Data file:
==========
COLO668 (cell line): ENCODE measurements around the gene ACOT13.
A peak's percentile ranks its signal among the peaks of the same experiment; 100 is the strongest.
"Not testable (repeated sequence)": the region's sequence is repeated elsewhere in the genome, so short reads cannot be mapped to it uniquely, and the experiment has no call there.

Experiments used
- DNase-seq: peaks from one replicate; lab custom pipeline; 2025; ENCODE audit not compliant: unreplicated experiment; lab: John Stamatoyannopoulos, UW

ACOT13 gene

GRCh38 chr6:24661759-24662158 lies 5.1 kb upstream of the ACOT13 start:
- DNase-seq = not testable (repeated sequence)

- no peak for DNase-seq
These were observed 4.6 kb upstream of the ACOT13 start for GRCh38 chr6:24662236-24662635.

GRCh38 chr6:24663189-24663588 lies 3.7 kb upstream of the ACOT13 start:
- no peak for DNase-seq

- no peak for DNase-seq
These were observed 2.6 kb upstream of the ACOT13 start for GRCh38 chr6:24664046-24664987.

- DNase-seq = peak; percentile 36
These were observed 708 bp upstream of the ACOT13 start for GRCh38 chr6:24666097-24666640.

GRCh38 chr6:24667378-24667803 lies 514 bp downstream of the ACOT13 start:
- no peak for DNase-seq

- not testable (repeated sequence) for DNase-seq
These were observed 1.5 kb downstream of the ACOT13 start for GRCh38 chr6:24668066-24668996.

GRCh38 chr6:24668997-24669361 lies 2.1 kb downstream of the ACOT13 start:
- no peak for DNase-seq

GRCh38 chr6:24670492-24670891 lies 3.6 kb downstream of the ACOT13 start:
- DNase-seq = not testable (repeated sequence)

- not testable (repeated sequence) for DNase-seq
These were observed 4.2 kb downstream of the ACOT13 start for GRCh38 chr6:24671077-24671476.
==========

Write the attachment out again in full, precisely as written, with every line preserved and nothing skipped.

COLO668 (cell line): ENCODE measurements around the gene ACOT13.
A peak's percentile ranks its signal among the peaks of the same experiment; 100 is the strongest.
"Not testable (repeated sequence)": the region's sequence is repeated elsewhere in the genome, so short reads cannot be mapped to it uniquely, and the experiment has no call there.

Experiments used
- DNase-seq: peaks from one replicate; lab custom pipeline; 2025; ENCODE audit not compliant: unreplicated experiment; lab: John Stamatoyannopoulos, UW

ACOT13 gene

GRCh38 chr6:24661759-24662158 lies 5.1 kb upstream of the ACOT13 start:
- DNase-seq = not testable (repeated sequence)

- no peak for DNase-seq
These were observed 4.6 kb upstream of the ACOT13 start for GRCh38 chr6:24662236-24662635.

GRCh38 chr6:24663189-24663588 lies 3.7 kb upstream of the ACOT13 start:
- no peak for DNase-seq

- no peak for DNase-seq
These were observed 2.6 kb upstream of the ACOT13 start for GRCh38 chr6:24664046-24664987.

- DNase-seq = peak; percentile 36
These were observed 708 bp upstream of the ACOT13 start for GRCh38 chr6:24666097-24666640.

GRCh38 chr6:24667378-24667803 lies 514 bp downstream of the ACOT13 start:
- no peak for DNase-seq

- not testable (repeated sequence) for DNase-seq
These were observed 1.5 kb downstream of the ACOT13 start for GRCh38 chr6:24668066-24668996.

GRCh38 chr6:24668997-24669361 lies 2.1 kb downstream of the ACOT13 start:
- no peak for DNase-seq

GRCh38 chr6:24670492-24670891 lies 3.6 kb downstream of the ACOT13 start:
- DNase-seq = not testable (repeated sequence)

- not testable (repeated sequence) for DNase-seq
These were observed 4.2 kb downstream of the ACOT13 start for GRCh38 chr6:24671077-24671476.